3

Rejuvenating training courses and overall content delivery.

4

Delivering new tangible assets and insights for program improvement.

The Process

Phase 1

Learning & Visual Discovery

Client stakeholders joined our team in Salt Lake City for a Learning and Visual Discovery Session. They described their strategic goals, vision, audience, and learning objectives from their experience as food animal veterinarian experts, Food Armor administration, and face-to-face trainers. One of our primary tasks was to tighten the learning design alignment, taking a more learner-centered approach to the content.

Phase 2

Recommendations

Food Armor lamented that their learners equated their mission and method to simply “residue prevention,” and they struggled to communicate the bigger picture. We were able to weave the bigger theme of connectedness throughout the learning and visual design. The specialized icon and other templated visuals we created utilized this as a conceptual foundation and continually placed it at the forefront of the course outline, structure, and content.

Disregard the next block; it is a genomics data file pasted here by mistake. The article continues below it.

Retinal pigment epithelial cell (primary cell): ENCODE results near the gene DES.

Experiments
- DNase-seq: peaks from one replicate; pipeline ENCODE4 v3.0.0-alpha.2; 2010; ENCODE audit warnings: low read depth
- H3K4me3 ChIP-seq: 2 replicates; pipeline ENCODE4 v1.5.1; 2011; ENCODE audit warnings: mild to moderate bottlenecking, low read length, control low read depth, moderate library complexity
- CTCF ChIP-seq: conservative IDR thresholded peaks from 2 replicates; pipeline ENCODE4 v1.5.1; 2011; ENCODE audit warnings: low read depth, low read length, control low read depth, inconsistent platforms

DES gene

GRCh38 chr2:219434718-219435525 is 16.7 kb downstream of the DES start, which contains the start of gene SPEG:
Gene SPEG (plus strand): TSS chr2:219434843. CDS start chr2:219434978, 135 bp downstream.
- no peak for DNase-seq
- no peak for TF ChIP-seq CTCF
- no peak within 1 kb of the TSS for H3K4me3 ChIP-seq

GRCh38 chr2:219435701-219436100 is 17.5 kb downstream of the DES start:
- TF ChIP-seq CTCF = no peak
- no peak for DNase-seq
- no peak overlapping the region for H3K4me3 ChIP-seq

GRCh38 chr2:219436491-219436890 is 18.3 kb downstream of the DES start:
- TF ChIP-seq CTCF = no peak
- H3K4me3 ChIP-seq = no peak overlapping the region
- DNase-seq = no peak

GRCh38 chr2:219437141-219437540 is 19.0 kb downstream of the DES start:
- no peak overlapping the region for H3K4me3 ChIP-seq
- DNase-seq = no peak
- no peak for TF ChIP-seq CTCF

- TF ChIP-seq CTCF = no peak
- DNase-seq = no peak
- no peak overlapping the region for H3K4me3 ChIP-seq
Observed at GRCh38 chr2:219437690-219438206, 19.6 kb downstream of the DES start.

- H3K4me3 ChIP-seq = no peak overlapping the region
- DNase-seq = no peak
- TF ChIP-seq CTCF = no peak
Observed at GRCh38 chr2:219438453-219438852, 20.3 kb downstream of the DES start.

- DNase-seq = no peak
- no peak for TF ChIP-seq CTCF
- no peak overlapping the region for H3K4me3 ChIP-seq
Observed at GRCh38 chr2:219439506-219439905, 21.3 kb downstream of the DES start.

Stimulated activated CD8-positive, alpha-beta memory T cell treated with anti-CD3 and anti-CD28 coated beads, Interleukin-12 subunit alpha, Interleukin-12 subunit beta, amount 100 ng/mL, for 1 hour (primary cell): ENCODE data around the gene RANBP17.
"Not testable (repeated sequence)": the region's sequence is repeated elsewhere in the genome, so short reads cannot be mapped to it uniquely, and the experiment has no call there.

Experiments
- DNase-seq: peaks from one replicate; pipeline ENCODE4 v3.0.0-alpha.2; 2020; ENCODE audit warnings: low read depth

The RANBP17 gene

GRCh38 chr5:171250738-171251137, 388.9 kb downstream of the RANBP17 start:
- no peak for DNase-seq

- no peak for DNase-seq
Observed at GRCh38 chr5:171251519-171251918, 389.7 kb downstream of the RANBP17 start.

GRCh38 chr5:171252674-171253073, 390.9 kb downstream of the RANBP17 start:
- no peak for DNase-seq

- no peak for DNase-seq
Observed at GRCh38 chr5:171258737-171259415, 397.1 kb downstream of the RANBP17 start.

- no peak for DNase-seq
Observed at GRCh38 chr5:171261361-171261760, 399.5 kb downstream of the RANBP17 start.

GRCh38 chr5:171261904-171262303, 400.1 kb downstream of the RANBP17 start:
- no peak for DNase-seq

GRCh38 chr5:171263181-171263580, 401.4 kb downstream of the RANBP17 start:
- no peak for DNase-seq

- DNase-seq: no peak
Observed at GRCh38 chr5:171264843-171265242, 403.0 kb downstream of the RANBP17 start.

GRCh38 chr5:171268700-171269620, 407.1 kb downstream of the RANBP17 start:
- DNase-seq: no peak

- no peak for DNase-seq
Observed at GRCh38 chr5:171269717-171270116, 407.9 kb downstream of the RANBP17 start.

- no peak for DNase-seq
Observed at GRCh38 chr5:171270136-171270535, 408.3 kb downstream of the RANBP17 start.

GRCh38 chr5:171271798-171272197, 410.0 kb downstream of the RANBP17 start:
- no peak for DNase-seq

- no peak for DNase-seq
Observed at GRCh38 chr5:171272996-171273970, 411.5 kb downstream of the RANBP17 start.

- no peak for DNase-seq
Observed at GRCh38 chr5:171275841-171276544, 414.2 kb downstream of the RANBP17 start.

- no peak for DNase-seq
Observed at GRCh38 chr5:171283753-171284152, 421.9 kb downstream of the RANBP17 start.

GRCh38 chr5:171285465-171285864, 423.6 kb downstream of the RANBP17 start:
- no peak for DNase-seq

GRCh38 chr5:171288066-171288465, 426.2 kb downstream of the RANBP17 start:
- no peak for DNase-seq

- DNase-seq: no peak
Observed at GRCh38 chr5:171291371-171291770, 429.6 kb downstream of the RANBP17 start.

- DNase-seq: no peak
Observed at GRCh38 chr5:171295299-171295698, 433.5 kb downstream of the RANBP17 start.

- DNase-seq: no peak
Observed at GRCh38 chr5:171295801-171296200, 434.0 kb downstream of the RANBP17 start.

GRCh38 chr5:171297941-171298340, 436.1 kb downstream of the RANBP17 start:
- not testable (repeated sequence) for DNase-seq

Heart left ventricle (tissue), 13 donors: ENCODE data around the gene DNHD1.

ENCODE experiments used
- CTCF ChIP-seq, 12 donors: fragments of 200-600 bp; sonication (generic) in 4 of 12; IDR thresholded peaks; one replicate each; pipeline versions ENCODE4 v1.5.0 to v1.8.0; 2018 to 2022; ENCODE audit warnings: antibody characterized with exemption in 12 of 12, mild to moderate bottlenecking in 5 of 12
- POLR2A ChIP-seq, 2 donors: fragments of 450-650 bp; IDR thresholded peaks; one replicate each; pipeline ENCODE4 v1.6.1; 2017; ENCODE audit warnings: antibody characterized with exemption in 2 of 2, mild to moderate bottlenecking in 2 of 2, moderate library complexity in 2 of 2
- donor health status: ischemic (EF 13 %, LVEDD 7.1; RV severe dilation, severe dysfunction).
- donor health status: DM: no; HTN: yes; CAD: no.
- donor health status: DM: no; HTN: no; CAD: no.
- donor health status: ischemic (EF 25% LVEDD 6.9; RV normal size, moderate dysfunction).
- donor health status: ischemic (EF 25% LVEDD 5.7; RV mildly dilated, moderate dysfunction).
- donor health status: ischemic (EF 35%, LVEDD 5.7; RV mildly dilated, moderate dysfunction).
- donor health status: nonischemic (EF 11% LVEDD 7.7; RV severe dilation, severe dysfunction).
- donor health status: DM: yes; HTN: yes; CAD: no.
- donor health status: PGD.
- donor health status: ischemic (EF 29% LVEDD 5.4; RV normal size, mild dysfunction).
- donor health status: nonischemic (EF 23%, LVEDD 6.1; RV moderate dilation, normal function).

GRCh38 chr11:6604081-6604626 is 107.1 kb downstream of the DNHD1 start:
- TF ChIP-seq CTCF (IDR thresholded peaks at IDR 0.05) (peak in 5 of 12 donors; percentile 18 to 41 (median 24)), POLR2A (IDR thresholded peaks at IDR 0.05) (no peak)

Phase 3

Implementation & Production

Upon delivery, Construct produced a Course Atlas and beautifully animated intros, learning graphics, interactive PDF resources, visual slide decks, and dynamic speaker videos with custom motion graphics. Scenario-based questioning was used throughout the courses to move learners from memorizing principles to applying them in common, complex, contextualized situations.

Phase 4

Sign-Off

Course build came together quickly inside the Bridge instance, with every detail designed to function purposefully in  12  easy to navigate, interactive, and learner-centered courses.